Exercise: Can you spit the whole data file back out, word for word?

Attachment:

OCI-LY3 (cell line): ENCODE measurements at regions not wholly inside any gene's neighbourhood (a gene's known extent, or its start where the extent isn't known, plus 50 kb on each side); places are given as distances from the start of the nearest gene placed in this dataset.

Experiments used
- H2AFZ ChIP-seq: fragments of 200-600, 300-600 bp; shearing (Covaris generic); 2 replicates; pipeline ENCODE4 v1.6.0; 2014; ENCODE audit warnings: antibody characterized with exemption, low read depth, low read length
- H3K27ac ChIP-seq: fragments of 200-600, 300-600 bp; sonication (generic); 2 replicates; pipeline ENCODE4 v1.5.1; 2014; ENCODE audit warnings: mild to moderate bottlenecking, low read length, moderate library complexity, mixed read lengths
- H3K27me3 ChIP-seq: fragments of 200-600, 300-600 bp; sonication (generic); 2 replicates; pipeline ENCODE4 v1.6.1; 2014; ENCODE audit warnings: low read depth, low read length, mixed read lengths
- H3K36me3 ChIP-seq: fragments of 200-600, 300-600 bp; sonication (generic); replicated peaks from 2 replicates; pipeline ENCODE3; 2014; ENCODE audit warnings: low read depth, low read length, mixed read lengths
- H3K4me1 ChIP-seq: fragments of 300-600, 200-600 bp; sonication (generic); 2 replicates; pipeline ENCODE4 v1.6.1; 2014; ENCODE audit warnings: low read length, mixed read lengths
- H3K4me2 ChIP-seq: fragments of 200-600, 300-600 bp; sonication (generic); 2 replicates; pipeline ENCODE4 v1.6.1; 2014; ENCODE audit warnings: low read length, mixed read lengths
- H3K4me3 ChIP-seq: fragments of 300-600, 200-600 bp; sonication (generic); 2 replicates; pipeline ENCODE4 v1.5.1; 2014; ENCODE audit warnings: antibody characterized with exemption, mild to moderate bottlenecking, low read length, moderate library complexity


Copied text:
OCI-LY3 (cell line): ENCODE measurements at regions not wholly inside any gene's neighbourhood (a gene's known extent, or its start where the extent isn't known, plus 50 kb on each side); places are given as distances from the start of the nearest gene placed in this dataset.

Experiments used
- H2AFZ ChIP-seq: fragments of 200-600, 300-600 bp; shearing (Covaris generic); 2 replicates; pipeline ENCODE4 v1.6.0; 2014; ENCODE audit warnings: antibody characterized with exemption, low read depth, low read length
- H3K27ac ChIP-seq: fragments of 200-600, 300-600 bp; sonication (generic); 2 replicates; pipeline ENCODE4 v1.5.1; 2014; ENCODE audit warnings: mild to moderate bottlenecking, low read length, moderate library complexity, mixed read lengths
- H3K27me3 ChIP-seq: fragments of 200-600, 300-600 bp; sonication (generic); 2 replicates; pipeline ENCODE4 v1.6.1; 2014; ENCODE audit warnings: low read depth, low read length, mixed read lengths
- H3K36me3 ChIP-seq: fragments of 200-600, 300-600 bp; sonication (generic); replicated peaks from 2 replicates; pipeline ENCODE3; 2014; ENCODE audit warnings: low read depth, low read length, mixed read lengths
- H3K4me1 ChIP-seq: fragments of 300-600, 200-600 bp; sonication (generic); 2 replicates; pipeline ENCODE4 v1.6.1; 2014; ENCODE audit warnings: low read length, mixed read lengths
- H3K4me2 ChIP-seq: fragments of 200-600, 300-600 bp; sonication (generic); 2 replicates; pipeline ENCODE4 v1.6.1; 2014; ENCODE audit warnings: low read length, mixed read lengths
- H3K4me3 ChIP-seq: fragments of 300-600, 200-600 bp; sonication (generic); 2 replicates; pipeline ENCODE4 v1.5.1; 2014; ENCODE audit warnings: antibody characterized with exemption, mild to moderate bottlenecking, low read length, moderate library complexity